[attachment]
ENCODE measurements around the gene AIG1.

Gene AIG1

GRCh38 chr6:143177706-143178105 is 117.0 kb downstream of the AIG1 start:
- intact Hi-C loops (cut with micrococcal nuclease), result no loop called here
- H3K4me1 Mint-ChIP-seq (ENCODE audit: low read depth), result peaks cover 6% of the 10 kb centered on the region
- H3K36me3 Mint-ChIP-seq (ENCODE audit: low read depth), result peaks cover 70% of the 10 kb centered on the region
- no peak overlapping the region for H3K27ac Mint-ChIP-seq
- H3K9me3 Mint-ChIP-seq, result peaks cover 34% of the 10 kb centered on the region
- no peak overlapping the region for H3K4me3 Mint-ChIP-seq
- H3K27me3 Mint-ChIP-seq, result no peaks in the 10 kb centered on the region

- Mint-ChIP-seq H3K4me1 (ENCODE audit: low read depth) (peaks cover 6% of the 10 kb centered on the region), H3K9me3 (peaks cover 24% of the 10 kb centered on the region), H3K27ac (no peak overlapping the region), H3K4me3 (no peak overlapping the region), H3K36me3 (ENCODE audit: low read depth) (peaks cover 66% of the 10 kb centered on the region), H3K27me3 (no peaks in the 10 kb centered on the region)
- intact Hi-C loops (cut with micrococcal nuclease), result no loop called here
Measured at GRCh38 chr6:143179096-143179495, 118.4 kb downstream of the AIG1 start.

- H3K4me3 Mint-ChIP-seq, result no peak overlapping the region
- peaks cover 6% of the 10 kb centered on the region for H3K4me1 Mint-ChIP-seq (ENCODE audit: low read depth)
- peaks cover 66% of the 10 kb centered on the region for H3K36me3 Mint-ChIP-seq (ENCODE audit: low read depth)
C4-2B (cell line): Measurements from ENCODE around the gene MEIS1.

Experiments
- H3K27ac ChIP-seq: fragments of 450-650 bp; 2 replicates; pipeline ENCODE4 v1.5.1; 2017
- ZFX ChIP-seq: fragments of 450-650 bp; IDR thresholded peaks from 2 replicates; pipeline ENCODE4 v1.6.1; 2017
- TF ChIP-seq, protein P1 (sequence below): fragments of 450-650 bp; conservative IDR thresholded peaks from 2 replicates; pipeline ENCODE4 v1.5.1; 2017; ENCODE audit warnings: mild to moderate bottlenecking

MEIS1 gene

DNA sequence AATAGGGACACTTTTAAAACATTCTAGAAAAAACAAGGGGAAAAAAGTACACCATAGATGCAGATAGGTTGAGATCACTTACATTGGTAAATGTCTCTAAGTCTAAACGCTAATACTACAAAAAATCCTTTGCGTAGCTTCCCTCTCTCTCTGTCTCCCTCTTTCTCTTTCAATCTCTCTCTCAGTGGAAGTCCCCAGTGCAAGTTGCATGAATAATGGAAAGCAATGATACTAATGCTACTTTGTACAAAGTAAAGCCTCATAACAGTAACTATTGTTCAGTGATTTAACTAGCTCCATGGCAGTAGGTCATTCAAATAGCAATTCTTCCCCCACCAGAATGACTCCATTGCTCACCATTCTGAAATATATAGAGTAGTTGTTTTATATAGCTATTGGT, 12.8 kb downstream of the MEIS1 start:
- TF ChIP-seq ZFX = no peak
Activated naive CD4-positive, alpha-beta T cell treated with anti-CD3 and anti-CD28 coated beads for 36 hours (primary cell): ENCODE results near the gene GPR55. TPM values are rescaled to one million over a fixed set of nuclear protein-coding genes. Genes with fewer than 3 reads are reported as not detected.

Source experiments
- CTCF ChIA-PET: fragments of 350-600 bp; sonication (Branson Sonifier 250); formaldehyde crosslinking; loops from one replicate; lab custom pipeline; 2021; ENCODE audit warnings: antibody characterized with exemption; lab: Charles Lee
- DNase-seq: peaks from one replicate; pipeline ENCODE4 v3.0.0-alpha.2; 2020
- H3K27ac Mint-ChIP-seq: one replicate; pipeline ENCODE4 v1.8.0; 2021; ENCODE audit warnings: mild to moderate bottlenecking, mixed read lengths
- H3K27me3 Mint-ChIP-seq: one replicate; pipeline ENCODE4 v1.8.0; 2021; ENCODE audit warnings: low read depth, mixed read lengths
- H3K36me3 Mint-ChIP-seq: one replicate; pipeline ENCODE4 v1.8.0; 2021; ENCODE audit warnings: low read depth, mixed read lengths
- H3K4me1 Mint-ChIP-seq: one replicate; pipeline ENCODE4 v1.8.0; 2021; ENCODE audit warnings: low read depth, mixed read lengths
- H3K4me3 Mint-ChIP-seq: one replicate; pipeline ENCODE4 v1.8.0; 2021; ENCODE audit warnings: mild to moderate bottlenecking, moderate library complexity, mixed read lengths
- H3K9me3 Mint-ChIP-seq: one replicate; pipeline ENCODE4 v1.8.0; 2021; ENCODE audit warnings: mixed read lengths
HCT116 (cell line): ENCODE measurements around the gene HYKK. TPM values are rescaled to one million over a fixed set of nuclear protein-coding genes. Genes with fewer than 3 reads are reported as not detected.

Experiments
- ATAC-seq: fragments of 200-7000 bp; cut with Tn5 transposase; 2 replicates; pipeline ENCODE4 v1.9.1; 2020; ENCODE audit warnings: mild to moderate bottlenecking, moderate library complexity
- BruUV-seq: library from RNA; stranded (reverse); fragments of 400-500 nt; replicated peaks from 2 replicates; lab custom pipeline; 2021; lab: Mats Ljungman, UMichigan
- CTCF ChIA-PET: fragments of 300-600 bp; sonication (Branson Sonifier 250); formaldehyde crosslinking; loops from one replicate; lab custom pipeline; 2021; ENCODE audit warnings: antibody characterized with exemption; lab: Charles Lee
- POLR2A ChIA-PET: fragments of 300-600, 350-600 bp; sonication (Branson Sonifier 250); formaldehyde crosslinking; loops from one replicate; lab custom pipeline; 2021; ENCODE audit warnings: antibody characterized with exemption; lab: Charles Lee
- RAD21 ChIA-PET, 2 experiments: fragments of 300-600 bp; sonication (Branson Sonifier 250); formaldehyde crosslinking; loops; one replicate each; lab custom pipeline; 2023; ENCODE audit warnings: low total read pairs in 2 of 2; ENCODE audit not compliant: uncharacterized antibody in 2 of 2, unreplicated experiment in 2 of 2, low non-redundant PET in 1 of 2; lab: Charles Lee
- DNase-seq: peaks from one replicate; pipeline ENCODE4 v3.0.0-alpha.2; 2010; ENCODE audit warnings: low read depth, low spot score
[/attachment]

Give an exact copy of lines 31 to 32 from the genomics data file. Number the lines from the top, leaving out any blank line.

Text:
- H3K36me3 Mint-ChIP-seq: one replicate; pipeline ENCODE4 v1.8.0; 2021; ENCODE audit warnings: low read depth, mixed read lengths
- H3K4me1 Mint-ChIP-seq: one replicate; pipeline ENCODE4 v1.8.0; 2021; ENCODE audit warnings: low read depth, mixed read lengths